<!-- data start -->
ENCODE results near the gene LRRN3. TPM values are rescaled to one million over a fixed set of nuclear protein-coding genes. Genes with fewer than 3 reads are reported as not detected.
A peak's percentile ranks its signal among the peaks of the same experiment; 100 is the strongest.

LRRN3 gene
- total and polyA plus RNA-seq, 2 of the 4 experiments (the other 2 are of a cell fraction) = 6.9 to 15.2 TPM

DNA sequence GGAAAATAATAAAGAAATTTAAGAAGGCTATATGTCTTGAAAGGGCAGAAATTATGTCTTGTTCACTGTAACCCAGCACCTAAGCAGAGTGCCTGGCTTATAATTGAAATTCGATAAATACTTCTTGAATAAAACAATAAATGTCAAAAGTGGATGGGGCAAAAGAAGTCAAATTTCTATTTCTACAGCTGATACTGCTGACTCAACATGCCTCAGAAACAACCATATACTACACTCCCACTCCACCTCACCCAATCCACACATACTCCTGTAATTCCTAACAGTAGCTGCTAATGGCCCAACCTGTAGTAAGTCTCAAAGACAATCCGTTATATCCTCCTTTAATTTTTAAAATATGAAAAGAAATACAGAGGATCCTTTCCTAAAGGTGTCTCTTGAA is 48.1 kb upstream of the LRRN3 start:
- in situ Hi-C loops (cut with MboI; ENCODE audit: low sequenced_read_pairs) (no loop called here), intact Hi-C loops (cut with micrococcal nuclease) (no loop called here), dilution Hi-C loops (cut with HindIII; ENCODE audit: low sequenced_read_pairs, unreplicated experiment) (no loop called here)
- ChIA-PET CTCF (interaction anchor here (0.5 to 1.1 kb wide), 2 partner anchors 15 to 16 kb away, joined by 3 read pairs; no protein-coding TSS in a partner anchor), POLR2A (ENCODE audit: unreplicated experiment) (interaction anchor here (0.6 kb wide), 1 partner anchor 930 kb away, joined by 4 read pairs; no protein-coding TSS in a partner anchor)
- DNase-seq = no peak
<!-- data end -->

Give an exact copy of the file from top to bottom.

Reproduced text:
ENCODE results near the gene LRRN3. TPM values are rescaled to one million over a fixed set of nuclear protein-coding genes. Genes with fewer than 3 reads are reported as not detected.
A peak's percentile ranks its signal among the peaks of the same experiment; 100 is the strongest.

LRRN3 gene
- total and polyA plus RNA-seq, 2 of the 4 experiments (the other 2 are of a cell fraction) = 6.9 to 15.2 TPM

DNA sequence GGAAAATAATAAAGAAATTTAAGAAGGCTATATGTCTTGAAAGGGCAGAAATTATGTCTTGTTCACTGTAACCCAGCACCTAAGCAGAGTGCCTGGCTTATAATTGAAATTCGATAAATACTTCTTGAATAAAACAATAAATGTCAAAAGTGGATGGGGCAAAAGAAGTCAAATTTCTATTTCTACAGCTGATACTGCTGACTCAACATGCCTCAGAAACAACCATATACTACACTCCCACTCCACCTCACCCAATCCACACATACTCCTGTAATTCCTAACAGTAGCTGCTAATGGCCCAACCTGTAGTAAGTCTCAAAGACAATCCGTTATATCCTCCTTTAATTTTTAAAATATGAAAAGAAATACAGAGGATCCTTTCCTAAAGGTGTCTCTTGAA is 48.1 kb upstream of the LRRN3 start:
- in situ Hi-C loops (cut with MboI; ENCODE audit: low sequenced_read_pairs) (no loop called here), intact Hi-C loops (cut with micrococcal nuclease) (no loop called here), dilution Hi-C loops (cut with HindIII; ENCODE audit: low sequenced_read_pairs, unreplicated experiment) (no loop called here)
- ChIA-PET CTCF (interaction anchor here (0.5 to 1.1 kb wide), 2 partner anchors 15 to 16 kb away, joined by 3 read pairs; no protein-coding TSS in a partner anchor), POLR2A (ENCODE audit: unreplicated experiment) (interaction anchor here (0.6 kb wide), 1 partner anchor 930 kb away, joined by 4 read pairs; no protein-coding TSS in a partner anchor)
- DNase-seq = no peak